In 2016, the FTC warned Shinola against using the slogan “Where American Is Made,” noting that, while the company’s watches were produced in a U.S. factory, in some cases, 100% of their component parts were produced abroad. The agency allowed Shinola to use the phrase “Built in Detroit,” if it was appended with “using Swiss and imported parts.”

In its final rule, the FTC specifically discussed watch manufacturing, citing a 2015 letter it sent to Niall Luxury Goods.

“Unqualified U.S.-origin claims for watches that incorporate imported movements may mislead consumers because…consumers may place a premium on the origin and quality of a watch movement and consider the failure to disclose the foreign origin of this component to be material to their purchasing decision,” it said.

What about lab-grown companies that tout their products as being “Made in the USA” or “Grown in the USA”? Even assuming the claim is true—and every diamond the company sells was created in a U.S. factory—the company might potentially run into trouble if its products are cut in China and India.

“If they are sent to India or China for cutting or polishing, the FTC would likely see them as a product of China or India,” Yood says. “The issue here is that the U.S. government’s standard is what it calls ‘substantial transformation.’ If you cut a lab-grown diamond overseas, U.S. Customs would argue it is not an American product, and that its origin is China.”

That likely rules out U.S.-“made” or “produced” claims for goods cut abroad, though Yood isn’t sure how the FTC would view “grown in the USA.”

“Grown is an interesting one.… If I were a lab-grown company and I wanted to make [the grown] claim, I would reach out to the FTC for some kind of advisory opinion on that.”

For a long time, the jewelry industry has tried to convince the FTC that gold that’s recycled or refined here should qualify as made in the USA, since it has undergone substantial transformation in the United States. In 2014, following a request for an advisory opinion by JVC, Richline Group, and other industry associations, the FTC declined to allow “Made in the USA” claims for jewelry made in U.S. factories with recycled metals—even when that recycling happened domestically.

“[As] gold and precious minerals may be—and often are—mined internationally, it is highly likely that any piece of recycled jewelry might contain components or natural resources that originated outside the United States,” FTC secretary Donald Clark wrote in a letter. “Unless a marketer can substantiate that all components of a recycled piece—including natural resources—originated in the United States, based on the record before us, it appears that an unqualified U.S.-origin claim may deceive a significant number of consumers.”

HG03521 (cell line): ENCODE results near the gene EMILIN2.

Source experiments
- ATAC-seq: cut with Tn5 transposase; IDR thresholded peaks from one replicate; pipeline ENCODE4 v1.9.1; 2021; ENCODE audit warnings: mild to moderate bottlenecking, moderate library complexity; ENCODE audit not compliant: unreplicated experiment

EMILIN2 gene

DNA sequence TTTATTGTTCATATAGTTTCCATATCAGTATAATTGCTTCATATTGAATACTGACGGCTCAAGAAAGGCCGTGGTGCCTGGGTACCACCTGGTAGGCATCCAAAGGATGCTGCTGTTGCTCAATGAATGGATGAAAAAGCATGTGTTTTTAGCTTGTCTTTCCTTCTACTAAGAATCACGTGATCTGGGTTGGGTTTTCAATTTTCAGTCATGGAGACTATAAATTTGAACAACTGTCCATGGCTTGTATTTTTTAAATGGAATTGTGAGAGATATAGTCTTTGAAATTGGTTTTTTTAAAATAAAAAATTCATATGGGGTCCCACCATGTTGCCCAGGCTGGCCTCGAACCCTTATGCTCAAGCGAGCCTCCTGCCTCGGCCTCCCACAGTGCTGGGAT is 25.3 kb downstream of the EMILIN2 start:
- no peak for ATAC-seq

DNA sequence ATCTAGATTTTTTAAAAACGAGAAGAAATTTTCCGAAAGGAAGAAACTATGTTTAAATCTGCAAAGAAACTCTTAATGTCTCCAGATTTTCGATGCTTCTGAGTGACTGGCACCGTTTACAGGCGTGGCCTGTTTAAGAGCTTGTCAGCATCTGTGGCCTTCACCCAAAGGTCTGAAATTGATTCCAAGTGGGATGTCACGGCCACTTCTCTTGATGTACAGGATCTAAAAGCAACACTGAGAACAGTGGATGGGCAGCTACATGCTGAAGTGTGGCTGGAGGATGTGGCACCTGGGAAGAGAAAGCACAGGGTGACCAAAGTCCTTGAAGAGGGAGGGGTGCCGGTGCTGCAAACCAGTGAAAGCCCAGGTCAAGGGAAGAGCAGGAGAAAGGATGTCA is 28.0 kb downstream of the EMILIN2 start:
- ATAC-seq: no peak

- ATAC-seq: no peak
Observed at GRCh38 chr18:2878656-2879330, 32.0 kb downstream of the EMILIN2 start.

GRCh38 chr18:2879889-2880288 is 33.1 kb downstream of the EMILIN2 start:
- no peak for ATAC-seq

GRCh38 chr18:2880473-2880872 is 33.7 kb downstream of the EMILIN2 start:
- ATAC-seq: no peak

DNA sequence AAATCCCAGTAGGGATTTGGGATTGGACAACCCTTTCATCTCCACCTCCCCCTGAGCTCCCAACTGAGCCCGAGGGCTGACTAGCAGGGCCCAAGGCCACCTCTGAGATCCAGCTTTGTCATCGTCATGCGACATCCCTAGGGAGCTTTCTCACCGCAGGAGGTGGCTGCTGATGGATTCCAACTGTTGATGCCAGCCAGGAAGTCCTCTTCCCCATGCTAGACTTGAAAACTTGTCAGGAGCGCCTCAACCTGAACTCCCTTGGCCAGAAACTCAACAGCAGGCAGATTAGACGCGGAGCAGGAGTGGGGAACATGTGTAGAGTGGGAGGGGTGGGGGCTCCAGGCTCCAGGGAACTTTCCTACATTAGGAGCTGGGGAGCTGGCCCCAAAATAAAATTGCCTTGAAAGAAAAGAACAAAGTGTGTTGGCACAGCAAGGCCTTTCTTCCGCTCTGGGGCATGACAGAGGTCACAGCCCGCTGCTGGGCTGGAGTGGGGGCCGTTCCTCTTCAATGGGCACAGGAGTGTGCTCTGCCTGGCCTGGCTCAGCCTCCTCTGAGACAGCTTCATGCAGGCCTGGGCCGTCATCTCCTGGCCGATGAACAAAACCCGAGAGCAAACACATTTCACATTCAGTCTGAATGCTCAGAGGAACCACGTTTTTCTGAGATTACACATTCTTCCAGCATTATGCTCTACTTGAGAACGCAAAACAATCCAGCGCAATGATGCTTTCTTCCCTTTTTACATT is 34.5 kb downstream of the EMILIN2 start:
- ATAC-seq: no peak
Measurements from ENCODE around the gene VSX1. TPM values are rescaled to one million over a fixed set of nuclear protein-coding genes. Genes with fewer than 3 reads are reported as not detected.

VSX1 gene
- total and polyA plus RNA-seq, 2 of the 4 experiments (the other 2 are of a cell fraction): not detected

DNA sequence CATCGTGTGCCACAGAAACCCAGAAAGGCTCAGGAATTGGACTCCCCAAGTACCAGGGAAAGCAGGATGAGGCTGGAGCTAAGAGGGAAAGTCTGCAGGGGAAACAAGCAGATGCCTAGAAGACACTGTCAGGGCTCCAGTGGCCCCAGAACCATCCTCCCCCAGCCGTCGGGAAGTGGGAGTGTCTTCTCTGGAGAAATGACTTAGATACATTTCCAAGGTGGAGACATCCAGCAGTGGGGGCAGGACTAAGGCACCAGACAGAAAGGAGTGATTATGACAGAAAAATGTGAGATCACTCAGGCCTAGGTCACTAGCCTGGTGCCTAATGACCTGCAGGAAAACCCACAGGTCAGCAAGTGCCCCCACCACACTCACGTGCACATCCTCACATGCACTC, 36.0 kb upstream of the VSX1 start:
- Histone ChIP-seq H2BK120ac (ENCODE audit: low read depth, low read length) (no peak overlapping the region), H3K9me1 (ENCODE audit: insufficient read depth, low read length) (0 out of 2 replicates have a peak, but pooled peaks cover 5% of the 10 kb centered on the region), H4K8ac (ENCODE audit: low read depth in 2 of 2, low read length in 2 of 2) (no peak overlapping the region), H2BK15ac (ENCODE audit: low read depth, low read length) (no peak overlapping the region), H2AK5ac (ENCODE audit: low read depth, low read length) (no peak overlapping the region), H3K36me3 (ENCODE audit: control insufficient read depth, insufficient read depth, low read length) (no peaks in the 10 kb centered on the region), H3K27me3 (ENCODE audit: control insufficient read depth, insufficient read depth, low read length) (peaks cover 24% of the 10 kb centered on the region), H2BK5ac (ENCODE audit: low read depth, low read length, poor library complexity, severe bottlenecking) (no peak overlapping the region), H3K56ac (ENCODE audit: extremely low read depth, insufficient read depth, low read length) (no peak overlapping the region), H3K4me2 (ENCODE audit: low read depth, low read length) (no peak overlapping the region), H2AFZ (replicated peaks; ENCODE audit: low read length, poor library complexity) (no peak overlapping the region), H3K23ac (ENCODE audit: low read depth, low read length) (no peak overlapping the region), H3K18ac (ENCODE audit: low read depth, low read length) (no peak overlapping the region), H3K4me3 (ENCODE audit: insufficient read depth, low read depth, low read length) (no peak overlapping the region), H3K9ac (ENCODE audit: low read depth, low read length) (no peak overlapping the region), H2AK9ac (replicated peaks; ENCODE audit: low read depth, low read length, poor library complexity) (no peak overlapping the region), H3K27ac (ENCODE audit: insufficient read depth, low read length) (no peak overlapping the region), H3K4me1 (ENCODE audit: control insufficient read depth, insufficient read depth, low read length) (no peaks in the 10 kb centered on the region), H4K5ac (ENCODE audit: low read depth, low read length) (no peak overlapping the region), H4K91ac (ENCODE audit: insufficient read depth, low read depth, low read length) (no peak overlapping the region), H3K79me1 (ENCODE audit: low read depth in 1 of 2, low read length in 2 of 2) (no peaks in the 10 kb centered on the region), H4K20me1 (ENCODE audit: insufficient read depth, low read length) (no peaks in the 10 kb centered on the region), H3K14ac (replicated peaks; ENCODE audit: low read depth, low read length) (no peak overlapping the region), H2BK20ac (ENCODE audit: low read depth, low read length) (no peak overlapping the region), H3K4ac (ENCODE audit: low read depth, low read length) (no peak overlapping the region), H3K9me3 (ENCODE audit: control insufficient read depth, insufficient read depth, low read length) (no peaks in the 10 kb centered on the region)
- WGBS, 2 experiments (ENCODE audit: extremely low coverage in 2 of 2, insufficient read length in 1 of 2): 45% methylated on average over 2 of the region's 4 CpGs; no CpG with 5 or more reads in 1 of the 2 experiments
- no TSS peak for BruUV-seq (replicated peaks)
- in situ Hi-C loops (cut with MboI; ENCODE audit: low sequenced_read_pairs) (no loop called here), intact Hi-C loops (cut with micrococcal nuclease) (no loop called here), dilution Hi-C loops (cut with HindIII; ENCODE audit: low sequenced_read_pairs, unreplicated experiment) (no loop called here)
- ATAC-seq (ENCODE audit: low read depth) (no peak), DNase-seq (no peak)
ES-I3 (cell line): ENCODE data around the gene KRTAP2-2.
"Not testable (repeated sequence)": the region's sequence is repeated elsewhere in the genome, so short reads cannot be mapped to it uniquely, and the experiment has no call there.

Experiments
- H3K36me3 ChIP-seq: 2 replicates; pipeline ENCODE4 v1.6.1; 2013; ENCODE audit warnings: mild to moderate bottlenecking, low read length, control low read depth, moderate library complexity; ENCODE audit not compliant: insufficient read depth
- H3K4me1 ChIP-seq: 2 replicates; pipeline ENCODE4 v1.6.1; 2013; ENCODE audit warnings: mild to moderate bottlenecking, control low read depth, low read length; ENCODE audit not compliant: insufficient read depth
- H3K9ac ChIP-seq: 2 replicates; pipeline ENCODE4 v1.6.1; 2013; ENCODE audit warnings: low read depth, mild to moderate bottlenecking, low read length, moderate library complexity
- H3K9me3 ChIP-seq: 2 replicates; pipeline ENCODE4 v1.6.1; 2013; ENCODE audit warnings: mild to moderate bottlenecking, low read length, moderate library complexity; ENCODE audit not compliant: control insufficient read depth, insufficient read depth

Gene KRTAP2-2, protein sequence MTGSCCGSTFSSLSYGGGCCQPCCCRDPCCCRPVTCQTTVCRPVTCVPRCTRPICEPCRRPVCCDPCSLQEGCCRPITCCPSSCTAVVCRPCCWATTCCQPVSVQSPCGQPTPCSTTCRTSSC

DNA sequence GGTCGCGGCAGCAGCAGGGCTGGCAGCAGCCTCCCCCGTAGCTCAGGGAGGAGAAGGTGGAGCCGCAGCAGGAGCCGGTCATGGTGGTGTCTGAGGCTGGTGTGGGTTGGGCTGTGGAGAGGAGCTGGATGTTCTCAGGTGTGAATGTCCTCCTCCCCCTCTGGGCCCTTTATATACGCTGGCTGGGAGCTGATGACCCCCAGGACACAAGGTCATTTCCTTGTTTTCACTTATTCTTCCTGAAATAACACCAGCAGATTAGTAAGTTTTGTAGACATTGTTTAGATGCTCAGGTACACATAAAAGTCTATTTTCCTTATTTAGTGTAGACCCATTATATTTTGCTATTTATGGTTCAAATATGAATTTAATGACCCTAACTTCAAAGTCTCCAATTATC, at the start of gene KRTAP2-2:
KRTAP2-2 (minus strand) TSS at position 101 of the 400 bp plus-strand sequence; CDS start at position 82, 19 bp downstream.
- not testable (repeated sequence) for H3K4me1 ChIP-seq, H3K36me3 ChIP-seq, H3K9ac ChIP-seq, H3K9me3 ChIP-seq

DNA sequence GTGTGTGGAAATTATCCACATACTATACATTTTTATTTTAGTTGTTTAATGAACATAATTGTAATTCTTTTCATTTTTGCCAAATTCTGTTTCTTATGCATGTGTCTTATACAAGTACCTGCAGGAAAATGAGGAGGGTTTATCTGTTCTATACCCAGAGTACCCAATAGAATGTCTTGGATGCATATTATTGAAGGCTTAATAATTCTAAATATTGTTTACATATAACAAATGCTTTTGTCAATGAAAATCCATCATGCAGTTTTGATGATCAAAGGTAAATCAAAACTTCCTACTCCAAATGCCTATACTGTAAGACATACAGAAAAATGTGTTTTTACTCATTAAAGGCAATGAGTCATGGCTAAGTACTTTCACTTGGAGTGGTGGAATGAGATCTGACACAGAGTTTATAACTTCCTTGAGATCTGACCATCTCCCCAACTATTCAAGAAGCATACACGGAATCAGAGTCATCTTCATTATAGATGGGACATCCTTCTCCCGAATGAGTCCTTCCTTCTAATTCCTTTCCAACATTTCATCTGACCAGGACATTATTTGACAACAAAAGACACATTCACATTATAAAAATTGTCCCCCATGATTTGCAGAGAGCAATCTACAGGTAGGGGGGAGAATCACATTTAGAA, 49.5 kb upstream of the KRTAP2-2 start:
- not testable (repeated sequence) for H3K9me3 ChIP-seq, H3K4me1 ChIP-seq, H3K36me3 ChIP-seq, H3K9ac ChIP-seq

Also of note: The FTC declined to provide a carve-out for “good faith efforts to comply”—which means that even if a company believes its messaging is truthful (as Shinola apparently did), the FTC still reserved the right to take action against it. But it pledged to “generally preserve enforcement resources for intentional, repeated, or egregious offenders.”

Earlier this year, the FTC took action against Gennex, which sells promotional items, for billing products as “Made in USA” that were actually imported from China.

Yood admits that some jewelry companies may be disappointed in the rule, especially since it doesn’t allow an exemption for materials refined or recycled in the United States. But she notes that the guidance has remained virtually the same since 1997.

“They are trying to write a rule with as broad an application as possible,” she says. “As we know, the jewelry industry is sometimes its own thing.

“The FTC’s position [on this] is quite popular across the aisle,” she adds. “It’s one thing that many Democrats and Republicans agree on.”

Which means that jewelry companies need to be careful.

“I have seen a giant booth at the JCK Show that was selling fine jewelry with ‘Made in America’ plastered on the wall,” Yood says. “I see it all the time. It’s really important to strongly evaluate the claims you are making about your products.”

She adds that anyone with questions can reach out to the JVC for guidance. The FTC’s tips and advice for complying with the rule can be seen here.


ข้อมูลอ้างอิง


https://www.jckonline.com/editorial-article/jewelry-made-in-usa-ftc-rule/

ความคิดเห็น


×
140 อาคารไอทีเอฟ ทาวเวอร์ ชั้น 4 ถนนสีลม แขวงสุริยวงศ์ เขตบางรัก กรุงเทพมหานคร 10500
โทรศัพท์: 0 2634 4999 ต่อ 444
โทรสาร: 0 2634 4970